Setting up a live stream on Twitch or YouTube or any of the growing number of sites is getting easier by the day. For those readers that create live gaming content probably share my frustration with the PS4’s difficulty in sending audio through both headphones and streaming software simultaneously. The optical out connection fixes those problems almost instantly.
My setup usually involves a pair of headphones in the console and a recording microphone to capture my commentary. The optical passthrough sends analog audio to the USB headset connector while still outputting audio through HDMI as well which allows my capture card to transmit audio and commentary to my software with almost no fuss and no noticeable loss of audio quality. The only extra steps are making sure the console settings are correct.
The microphone on the Stealth 700 surpasses the Gold Headphones and even the recording microphone easily, reducing the amount of garbled speech on stream.
Audio Hub: On the Fly Adjustments
The Stealth 700 includes connectivity to the Turtle Beach Audio Hub, an app for smartphones and PC/Mac which allows for customization of audio while using the headphones as well as firmware updates to the hardware itself.
The app works on smartphones by connecting the headset via Bluetooth to the device. Then the user is able to make any adjustments they want to the audio. The app has several presets already installed, but also allows for user tweaking of the bass, treble, and mid for further customizations. This allows for awesome audio quality with any use.
Music and Video: Bluetooth Headphones
When not gaming, the Stealth 700 is able to be taken on the go for all of your portable audio needs. Connect the Bluetooth device to the headset’s signal and then all of the audio can be routed to the headset.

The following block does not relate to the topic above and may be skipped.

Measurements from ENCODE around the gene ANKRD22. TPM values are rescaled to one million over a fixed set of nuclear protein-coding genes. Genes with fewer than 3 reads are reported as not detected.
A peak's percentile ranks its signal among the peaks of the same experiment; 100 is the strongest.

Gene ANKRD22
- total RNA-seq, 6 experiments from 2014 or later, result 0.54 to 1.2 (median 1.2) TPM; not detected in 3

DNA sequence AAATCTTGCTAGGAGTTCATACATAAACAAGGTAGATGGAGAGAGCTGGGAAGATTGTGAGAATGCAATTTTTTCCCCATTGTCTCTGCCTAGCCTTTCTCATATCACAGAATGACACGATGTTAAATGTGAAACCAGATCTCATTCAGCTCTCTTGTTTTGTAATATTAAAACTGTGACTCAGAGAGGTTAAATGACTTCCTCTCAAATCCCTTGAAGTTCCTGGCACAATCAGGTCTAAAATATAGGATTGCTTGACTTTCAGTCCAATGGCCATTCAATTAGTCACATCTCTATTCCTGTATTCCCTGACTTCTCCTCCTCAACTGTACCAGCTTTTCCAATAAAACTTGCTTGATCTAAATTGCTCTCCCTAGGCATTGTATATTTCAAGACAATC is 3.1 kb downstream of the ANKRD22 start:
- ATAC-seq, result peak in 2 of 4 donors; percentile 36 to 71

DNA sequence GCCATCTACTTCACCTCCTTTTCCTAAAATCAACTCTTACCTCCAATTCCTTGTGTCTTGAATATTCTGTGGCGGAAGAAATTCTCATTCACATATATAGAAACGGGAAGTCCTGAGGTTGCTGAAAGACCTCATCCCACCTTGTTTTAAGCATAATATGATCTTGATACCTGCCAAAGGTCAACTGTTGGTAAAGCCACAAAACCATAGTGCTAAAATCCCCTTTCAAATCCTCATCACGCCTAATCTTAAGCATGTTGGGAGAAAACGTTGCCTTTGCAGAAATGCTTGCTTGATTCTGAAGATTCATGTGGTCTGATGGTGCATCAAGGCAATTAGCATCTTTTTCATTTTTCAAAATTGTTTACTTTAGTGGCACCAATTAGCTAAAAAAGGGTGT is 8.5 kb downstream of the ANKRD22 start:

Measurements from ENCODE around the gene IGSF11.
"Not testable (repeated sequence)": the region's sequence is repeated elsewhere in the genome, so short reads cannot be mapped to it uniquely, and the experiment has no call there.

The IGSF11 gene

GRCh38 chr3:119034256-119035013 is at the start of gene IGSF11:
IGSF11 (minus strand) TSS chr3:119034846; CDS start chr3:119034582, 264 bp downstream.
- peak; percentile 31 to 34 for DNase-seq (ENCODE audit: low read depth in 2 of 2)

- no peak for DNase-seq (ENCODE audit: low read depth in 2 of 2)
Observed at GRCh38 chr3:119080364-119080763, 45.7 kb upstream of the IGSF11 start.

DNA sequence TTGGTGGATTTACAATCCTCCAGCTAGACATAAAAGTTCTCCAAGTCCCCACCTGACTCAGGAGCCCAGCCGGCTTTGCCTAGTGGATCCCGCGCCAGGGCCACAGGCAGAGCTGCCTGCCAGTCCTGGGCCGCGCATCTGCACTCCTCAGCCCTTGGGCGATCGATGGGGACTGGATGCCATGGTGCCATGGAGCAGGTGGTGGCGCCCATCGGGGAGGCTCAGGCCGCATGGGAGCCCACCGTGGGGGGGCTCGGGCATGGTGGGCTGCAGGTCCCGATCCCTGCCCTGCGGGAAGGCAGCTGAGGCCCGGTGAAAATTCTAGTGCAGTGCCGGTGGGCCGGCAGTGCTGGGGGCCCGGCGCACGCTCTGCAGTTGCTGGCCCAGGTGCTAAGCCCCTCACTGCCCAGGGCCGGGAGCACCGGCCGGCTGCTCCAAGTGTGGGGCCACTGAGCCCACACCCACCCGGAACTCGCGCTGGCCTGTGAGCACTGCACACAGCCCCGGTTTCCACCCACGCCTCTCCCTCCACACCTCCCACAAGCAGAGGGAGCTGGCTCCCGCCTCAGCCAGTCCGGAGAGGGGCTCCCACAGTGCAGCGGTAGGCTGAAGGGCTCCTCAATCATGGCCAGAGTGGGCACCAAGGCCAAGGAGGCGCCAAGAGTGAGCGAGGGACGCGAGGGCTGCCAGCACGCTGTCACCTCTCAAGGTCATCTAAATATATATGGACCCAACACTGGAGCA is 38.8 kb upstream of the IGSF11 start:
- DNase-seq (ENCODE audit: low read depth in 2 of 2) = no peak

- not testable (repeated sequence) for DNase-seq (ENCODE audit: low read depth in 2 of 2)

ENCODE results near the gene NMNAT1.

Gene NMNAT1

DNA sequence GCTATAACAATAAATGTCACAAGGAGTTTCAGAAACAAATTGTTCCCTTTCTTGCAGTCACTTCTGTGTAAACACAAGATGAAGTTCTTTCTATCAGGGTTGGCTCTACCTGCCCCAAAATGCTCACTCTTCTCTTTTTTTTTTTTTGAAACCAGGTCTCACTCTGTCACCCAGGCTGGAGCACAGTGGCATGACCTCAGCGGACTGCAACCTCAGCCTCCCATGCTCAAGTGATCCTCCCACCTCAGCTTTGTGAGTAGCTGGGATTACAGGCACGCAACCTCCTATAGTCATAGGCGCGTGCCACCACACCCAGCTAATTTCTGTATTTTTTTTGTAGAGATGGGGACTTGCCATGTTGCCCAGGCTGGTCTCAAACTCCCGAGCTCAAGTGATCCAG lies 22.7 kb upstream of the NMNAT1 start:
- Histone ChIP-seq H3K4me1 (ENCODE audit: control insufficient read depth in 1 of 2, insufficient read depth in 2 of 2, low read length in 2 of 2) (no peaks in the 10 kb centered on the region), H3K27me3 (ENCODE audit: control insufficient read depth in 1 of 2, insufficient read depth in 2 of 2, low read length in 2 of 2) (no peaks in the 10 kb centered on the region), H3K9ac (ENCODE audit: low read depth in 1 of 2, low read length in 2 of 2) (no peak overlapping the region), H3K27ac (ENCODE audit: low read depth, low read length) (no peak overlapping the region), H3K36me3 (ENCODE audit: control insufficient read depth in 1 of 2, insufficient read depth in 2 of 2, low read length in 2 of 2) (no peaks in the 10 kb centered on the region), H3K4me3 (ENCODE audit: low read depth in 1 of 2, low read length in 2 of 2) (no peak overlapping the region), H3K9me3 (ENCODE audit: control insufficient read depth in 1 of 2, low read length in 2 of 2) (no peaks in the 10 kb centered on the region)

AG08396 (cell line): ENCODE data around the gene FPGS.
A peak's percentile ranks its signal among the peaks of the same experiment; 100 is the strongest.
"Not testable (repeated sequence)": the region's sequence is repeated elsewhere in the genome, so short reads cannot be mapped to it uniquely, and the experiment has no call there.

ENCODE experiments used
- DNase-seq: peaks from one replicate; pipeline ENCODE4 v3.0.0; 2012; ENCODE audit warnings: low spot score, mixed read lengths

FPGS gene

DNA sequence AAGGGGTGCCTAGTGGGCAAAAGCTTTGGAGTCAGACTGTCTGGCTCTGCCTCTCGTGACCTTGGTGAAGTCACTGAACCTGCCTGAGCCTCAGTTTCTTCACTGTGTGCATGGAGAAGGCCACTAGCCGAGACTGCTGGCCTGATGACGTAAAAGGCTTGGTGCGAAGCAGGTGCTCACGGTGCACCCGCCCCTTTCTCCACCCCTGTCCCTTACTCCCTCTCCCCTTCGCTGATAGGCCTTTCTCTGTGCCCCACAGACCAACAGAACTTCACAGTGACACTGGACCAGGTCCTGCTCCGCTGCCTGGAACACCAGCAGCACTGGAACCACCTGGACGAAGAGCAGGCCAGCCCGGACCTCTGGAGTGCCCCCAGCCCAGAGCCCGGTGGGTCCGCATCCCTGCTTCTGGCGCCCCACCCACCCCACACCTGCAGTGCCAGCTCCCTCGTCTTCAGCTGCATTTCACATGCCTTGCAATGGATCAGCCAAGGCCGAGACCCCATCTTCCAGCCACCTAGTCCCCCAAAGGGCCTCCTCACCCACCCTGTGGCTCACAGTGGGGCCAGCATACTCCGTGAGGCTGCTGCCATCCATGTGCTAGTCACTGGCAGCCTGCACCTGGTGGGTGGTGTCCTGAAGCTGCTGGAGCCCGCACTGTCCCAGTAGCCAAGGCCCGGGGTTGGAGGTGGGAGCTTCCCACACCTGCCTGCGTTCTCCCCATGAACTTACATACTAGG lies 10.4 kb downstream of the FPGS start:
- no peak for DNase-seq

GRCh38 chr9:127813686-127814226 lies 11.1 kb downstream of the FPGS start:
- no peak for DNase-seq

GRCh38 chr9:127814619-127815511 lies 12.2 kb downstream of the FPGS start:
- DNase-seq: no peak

If you don’t own a set of Bluetooth earbuds or other headphones, the Stealth 700 are great. I prefer as small as possible headphones outside of the house, so they are not my ideal portable headphones, but they are great for those who like to add a touch of style. It’s not a gripe, just personal preference.
Conclusion: The New Standard
The Stealth 700 headphones from Turtle Beach are my new favorite headsets. It is one of the best gaming headsets that doesn’t require external sound boards to run. For the price, it deftly balances ease of use and audio customization options to produce a really well made product for Xbox One and PlayStation 4 owners.
Things are a little too complicated to set up for people who have no idea what they are doing, but a quick YouTube tutorial would uncomplicate things quickly. The final verdict is that if the price scares you off there are cheaper options out there, but very few with the customization and quality the Stealth 700 provides. I highly recommend these headphones to every gamer that are in the market to enhance their gaming audio experience, either an upgrade or the first pair.
- THE GOOD
- Great Noise Canceling
- Surround Sound Works Well
- Turtle Beach Audio Hub Integration is Well Done
- Easy to Use for Streaming
- THE BAD
- Low Battery Life
- Occasional Audio Dropping